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How I Was Reborn MAG
Japanese legend tells of a tree covered in white petals. The tree graced the world as a gift of hope, youth, and purity. As a child, my life resembled this tree. I was the essence of health, life, and love. But no story is without some tragedy. My tragedy was internal; I was diagnosed with a rare disease called C1 Inhibitor Deficiency. All my petals came crashing down.
C1 Inhibitor Deficiency, also known as Hereditary Angioedema, is a genetic disorder that causes swelling throughout the body due to stress or trauma. Even though I emerged into the world with this disease in my veins, I was not diagnosed until my first attack in my early teens. My attacks, lasting about a week, soon became my biggest fear. I hid from the world in order to avoid trauma.
My plans backfired one morning as I awoke to discover my face was swollen. I was rushed to Children's Hospital in Boston where I had been diagnosed a year earlier. My fears became a reality as I was given the news that if I wasn't treated, my attack would be fatal. As my face swelled, my throat followed suit. I could feel my airway begin to close. My breathing was becoming more and more difficult with each second. I was terrified, taking spastic breaths to save my life.
Within minutes I was rolled into an operating room. Crying, I called out for my mother. I looked up at the bright operating room light, and my mind ran free. I closed my eyes. This can't be happening to me. I can't die. I won't. Slowly going in and out of consciousness, I lay motionless. My life was out of my control.
I awoke a week later with no memory of my days in intensive care. The room was dim. The only sound was the television. Then a nurse walked into the room and smiled at me. Not knowing what had happened, I asked her to tell me why I was there.
When I was rolled into the operating room, the doctors struggled to intubate me. My throat continued to swell and there was no known medication to stop it. Without intubation, my lungs would collapse. Determined to save me, the doctors refused to give up. Finally they succeeded.
Now I lay in my hospital bed. The room was quiet with the only sound the constant beating of my heart. The beat I had feared would never make a sound again played as if an orchestra. I was alive.
Just like my life, the myth of the tree contains tragedy. The tree stood tall with its white petals dancing in the wind. Yet in an instant, everything changed. A man took his last breath at the base of the tree.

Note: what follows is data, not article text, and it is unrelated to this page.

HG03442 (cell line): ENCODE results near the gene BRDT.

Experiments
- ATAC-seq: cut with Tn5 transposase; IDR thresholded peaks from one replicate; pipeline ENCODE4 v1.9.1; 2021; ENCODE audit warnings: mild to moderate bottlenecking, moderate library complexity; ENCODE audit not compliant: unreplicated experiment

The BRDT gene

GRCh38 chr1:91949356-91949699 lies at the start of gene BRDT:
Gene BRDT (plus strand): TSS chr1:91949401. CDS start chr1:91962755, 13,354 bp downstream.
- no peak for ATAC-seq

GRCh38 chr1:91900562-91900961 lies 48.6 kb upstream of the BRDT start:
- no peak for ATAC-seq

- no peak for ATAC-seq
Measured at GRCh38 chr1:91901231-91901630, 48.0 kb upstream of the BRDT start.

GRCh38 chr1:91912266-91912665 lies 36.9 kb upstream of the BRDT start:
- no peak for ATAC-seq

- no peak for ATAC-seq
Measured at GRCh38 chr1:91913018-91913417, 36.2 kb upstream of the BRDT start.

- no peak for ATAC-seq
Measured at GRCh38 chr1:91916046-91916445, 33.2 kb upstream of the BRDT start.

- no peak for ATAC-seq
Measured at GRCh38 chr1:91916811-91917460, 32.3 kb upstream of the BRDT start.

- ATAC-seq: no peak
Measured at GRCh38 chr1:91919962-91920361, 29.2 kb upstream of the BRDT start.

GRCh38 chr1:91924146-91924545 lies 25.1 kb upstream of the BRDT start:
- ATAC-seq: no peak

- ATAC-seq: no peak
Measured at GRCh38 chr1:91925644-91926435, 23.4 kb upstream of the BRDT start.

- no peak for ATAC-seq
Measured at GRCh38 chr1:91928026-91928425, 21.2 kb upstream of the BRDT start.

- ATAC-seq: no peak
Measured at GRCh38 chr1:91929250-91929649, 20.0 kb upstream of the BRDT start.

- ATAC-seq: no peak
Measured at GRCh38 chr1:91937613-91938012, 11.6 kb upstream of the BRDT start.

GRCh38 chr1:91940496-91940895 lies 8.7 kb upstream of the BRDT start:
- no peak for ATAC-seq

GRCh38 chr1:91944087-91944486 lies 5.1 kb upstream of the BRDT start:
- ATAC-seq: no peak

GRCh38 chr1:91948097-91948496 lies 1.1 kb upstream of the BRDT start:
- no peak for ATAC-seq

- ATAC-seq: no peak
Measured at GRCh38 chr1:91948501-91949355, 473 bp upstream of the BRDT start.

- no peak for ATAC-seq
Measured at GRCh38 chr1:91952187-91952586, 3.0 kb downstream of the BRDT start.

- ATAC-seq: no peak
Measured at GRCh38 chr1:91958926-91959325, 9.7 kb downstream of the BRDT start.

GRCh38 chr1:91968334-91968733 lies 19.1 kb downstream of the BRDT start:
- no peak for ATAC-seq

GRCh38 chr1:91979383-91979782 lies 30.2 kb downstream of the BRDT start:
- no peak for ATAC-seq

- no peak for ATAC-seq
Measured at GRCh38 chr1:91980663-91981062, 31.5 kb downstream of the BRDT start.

Likewise, my life changed forever that day in April. After my near-death experience, I refused to fear life. I refused to hold myself back from happiness. I wanted to live every minute of the life I was given. I regretted the way I had been living. I threw away every thought of who I once was. I was determined not to live a life controlled by fear.
In the myth, when the young man died at the base of the tree, his blood slowly became a blanket covering the ground. The Japanese believe his blood became part of the tree, and so the once-white petals turned pink. As the world viewed the tree, they believed it was more beautiful than it had been.
I died, yet I came back stronger, prepared to take on the adventures in front of me. To this day, I live every moment as fully as possible. I take every opportunity given to me. After all I endured, I have promised never to stop living fully. Even though I still have my disease, I will not let it change me. A horrific past must not stop my future. A bad experience must not prevent a chance at joy.
A medical condition cannot take away who you are – unless you let it. I prepare for my future with hope and optimism. I keep my memories, but refuse to be pulled in. The heart inside me is still beating. That will always be my signal to live. I was once controlled by my thoughts, but now I let them run free. I am bright, loved, colorful, and ultimately happy. Like the tree, I am born again.
Maryland Heights, MO